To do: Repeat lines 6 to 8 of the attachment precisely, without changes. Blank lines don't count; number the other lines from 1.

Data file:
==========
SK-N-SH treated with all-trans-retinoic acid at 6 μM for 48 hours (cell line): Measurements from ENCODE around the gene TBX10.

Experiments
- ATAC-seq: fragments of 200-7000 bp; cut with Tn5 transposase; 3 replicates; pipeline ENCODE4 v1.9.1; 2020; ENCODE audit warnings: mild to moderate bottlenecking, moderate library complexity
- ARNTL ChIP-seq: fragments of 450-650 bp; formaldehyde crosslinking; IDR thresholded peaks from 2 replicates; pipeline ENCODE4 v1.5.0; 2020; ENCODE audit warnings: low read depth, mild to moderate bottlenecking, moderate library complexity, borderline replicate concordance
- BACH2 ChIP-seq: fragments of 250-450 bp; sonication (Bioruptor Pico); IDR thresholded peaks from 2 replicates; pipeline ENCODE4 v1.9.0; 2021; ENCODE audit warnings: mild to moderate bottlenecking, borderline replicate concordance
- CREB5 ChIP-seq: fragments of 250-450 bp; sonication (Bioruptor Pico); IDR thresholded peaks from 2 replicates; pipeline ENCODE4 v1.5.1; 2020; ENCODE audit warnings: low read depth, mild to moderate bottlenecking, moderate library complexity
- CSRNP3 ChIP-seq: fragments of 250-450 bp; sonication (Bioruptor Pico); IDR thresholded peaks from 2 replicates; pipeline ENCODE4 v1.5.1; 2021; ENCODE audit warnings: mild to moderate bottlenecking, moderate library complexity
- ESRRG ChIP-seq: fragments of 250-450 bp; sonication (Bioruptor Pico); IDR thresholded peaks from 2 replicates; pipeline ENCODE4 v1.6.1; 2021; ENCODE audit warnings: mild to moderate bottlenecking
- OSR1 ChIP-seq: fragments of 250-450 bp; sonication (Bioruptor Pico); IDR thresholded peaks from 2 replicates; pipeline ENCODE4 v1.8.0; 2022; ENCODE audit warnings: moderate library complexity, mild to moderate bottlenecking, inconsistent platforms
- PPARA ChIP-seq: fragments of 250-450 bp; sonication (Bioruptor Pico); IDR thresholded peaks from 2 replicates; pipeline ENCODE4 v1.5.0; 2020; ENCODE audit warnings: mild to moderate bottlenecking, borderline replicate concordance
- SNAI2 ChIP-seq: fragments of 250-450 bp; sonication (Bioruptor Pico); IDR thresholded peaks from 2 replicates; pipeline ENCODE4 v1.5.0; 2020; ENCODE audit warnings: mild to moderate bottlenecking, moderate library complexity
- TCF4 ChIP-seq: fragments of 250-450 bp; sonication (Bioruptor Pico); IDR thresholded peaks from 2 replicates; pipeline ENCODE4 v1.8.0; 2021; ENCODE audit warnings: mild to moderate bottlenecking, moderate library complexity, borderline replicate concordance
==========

- CREB5 ChIP-seq: fragments of 250-450 bp; sonication (Bioruptor Pico); IDR thresholded peaks from 2 replicates; pipeline ENCODE4 v1.5.1; 2020; ENCODE audit warnings: low read depth, mild to moderate bottlenecking, moderate library complexity
- CSRNP3 ChIP-seq: fragments of 250-450 bp; sonication (Bioruptor Pico); IDR thresholded peaks from 2 replicates; pipeline ENCODE4 v1.5.1; 2021; ENCODE audit warnings: mild to moderate bottlenecking, moderate library complexity
- ESRRG ChIP-seq: fragments of 250-450 bp; sonication (Bioruptor Pico); IDR thresholded peaks from 2 replicates; pipeline ENCODE4 v1.6.1; 2021; ENCODE audit warnings: mild to moderate bottlenecking